I’m intrigued by orzo. That’s why I wandered up to the shelf stacked with several boxes of the stuff. I was in a local coffee shop. My browsing was spotted by the owner who came over to chat. It’s very good pasta he said – yes, but how do you cook with it? The answer was a little vague but seemed to revolve around versions of soup and pasta dishes. During the conversation I learned that he was from the Middle East – so I was further intrigued to know if this type of pasta was particularly suitable for any regional specialties, but I did not get any immediate inspiration. I bought the orzo and mused over the possibilities as I ventured out of the shop.
Orzo – and its close relative risoni – is rice-shaped pasta. Risoni may be smaller than orzo but for the purposes of keeping things simple, I am not going to try to distinguish between them here and assume that they are interchangeable. The obvious use for either orzo or risoni – as my proprietor and all Italians will know – is in soup, but there are many other shapes of pasta that will work in soup. I can imagine orzo in a pasta salad. But, I’m not satisfied – is there not something cleverer that can be done with it?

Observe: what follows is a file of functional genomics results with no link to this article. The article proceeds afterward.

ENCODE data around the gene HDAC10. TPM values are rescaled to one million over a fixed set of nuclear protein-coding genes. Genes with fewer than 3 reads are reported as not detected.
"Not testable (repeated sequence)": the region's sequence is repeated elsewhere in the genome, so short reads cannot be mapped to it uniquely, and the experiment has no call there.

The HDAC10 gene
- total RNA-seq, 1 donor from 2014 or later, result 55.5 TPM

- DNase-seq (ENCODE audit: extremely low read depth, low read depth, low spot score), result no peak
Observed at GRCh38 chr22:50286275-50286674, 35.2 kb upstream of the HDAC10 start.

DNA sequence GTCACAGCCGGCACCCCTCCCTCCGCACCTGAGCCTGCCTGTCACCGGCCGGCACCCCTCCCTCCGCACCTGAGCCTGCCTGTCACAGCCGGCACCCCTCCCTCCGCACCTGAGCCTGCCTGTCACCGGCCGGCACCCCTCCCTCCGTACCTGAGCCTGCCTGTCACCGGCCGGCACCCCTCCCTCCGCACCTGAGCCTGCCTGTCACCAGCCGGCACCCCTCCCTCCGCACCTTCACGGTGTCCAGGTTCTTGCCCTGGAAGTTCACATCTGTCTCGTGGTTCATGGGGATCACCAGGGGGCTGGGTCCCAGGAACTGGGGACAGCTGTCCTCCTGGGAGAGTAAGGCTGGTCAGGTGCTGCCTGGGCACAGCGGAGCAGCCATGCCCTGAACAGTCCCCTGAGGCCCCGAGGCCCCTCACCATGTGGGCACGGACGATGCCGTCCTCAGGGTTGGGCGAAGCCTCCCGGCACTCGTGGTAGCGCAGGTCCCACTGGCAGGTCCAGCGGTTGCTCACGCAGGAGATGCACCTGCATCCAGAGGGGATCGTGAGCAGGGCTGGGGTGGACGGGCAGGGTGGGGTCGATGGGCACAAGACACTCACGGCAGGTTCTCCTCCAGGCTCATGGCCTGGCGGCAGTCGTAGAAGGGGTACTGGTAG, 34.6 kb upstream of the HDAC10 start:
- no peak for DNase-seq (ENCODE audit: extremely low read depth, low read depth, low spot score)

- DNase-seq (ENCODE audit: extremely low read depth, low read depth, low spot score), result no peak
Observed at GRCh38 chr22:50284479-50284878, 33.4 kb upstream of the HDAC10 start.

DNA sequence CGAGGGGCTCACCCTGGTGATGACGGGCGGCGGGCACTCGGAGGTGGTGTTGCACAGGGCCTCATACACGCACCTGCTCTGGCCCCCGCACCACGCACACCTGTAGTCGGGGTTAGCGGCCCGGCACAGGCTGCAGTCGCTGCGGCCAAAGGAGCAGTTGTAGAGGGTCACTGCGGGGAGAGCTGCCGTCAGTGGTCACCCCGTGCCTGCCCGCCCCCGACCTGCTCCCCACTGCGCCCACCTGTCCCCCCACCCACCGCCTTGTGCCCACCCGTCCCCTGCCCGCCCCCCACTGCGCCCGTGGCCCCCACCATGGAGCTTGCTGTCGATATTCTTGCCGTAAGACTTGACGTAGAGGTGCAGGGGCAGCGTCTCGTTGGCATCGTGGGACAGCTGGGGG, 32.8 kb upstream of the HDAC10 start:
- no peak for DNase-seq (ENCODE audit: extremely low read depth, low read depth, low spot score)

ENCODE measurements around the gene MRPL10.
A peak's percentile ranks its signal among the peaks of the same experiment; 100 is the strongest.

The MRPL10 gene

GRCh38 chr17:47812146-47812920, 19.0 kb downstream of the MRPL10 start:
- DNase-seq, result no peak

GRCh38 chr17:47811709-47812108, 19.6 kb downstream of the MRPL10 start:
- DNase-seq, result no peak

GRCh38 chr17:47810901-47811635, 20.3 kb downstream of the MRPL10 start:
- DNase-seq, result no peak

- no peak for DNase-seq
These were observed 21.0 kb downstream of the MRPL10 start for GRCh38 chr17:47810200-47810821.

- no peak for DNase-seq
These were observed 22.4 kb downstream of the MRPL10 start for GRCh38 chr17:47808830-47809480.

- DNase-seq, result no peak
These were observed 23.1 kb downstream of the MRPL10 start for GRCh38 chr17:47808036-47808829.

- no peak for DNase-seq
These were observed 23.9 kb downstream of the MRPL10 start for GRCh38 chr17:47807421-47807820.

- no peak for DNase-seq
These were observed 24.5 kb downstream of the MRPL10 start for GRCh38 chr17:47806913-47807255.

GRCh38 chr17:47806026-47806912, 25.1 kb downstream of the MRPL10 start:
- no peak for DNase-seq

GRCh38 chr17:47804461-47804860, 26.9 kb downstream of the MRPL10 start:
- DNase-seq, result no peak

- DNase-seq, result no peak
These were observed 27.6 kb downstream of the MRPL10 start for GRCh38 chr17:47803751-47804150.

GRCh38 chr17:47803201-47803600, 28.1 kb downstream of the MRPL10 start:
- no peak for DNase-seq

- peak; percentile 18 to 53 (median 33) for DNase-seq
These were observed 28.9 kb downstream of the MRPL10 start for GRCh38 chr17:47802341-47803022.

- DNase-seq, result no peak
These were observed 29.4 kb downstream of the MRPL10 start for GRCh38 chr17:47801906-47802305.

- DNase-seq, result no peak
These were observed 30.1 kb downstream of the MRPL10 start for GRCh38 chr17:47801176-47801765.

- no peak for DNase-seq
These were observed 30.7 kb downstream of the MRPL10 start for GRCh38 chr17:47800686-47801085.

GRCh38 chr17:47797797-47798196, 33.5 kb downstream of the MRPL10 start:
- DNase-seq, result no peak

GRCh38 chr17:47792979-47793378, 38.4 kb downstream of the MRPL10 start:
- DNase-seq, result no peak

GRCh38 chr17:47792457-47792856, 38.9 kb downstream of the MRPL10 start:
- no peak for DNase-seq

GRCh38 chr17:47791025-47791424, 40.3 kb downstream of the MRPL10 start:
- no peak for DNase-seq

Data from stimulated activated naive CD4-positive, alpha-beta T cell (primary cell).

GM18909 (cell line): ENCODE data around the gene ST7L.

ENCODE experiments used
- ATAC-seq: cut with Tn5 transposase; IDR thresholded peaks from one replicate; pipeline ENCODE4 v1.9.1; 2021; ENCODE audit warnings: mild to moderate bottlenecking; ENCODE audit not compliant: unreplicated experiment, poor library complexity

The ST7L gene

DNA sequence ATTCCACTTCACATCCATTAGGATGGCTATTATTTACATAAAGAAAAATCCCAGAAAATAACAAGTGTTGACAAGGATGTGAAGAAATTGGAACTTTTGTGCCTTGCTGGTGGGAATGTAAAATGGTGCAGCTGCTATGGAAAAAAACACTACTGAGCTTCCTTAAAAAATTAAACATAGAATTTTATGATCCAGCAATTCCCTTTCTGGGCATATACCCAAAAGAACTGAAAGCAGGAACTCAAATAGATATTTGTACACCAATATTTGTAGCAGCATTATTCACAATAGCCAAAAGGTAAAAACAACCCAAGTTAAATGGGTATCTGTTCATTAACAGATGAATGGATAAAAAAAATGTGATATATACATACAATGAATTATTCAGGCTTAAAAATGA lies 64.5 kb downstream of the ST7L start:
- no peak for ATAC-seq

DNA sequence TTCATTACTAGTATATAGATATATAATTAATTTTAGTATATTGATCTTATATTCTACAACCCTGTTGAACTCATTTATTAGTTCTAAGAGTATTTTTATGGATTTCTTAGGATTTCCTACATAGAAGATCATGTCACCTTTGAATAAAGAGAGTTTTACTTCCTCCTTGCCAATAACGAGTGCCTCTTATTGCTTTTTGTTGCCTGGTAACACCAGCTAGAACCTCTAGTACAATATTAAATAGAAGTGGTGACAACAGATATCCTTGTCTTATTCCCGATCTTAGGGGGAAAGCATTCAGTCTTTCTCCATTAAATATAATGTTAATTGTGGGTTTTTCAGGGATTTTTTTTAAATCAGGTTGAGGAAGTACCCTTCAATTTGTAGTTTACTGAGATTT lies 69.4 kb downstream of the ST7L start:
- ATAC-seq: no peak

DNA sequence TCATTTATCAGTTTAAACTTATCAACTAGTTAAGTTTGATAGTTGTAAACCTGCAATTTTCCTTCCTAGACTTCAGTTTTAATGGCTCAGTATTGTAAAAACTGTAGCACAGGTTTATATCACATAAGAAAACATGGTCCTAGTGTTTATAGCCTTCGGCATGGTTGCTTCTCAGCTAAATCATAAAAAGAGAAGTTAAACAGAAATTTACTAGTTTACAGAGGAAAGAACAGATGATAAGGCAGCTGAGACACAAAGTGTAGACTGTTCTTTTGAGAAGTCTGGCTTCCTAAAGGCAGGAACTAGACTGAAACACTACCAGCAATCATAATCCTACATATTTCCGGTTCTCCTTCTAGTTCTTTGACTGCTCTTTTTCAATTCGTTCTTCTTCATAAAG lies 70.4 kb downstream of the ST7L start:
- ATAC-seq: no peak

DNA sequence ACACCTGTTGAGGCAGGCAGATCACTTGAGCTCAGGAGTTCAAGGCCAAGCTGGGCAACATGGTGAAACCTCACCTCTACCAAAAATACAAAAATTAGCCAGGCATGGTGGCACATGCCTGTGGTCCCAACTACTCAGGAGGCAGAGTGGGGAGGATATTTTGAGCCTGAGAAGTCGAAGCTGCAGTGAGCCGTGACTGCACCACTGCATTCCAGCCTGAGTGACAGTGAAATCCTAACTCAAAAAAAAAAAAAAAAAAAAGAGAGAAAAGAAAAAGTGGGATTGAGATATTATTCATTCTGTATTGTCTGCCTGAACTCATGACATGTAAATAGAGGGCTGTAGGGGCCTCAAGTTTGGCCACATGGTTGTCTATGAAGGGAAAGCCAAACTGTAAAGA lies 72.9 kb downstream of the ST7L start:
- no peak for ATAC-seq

Barilla say to substitute it for rice in a risotto. So it seems that substituting orzo for rice could be the way to go in exploring new recipes. It occurs I could use it to make a paella, treating the orzo like fiduela (which fries pasta at the start of cooking).
I decided to use the fiduela method but for a pilaf. The frying helps to make the pasta stay as separate ‘grains’, but I also limited the amount of orzo and added plenty of other ingredients such as lentils and chickpeas. Then I put it on a flat bread with yoghurt and harissa chicken wings. It worked – I might dare show the recipe to my local coffee shop owner…